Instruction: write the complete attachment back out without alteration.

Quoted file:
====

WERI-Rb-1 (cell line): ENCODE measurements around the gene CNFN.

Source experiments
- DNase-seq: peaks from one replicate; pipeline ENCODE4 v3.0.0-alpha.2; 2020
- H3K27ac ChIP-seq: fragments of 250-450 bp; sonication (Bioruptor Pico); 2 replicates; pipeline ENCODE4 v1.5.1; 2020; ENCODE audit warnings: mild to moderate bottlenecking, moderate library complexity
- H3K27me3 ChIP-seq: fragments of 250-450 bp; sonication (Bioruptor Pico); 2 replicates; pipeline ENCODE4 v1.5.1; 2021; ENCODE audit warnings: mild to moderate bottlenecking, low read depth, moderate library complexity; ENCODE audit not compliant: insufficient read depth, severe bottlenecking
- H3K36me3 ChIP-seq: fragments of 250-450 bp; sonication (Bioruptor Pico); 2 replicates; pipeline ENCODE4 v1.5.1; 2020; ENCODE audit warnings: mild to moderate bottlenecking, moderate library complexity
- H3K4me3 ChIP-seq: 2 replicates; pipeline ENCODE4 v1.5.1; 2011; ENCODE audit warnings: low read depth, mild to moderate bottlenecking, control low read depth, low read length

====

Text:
WERI-Rb-1 (cell line): ENCODE measurements around the gene CNFN.

Source experiments
- DNase-seq: peaks from one replicate; pipeline ENCODE4 v3.0.0-alpha.2; 2020
- H3K27ac ChIP-seq: fragments of 250-450 bp; sonication (Bioruptor Pico); 2 replicates; pipeline ENCODE4 v1.5.1; 2020; ENCODE audit warnings: mild to moderate bottlenecking, moderate library complexity
- H3K27me3 ChIP-seq: fragments of 250-450 bp; sonication (Bioruptor Pico); 2 replicates; pipeline ENCODE4 v1.5.1; 2021; ENCODE audit warnings: mild to moderate bottlenecking, low read depth, moderate library complexity; ENCODE audit not compliant: insufficient read depth, severe bottlenecking
- H3K36me3 ChIP-seq: fragments of 250-450 bp; sonication (Bioruptor Pico); 2 replicates; pipeline ENCODE4 v1.5.1; 2020; ENCODE audit warnings: mild to moderate bottlenecking, moderate library complexity
- H3K4me3 ChIP-seq: 2 replicates; pipeline ENCODE4 v1.5.1; 2011; ENCODE audit warnings: low read depth, mild to moderate bottlenecking, control low read depth, low read length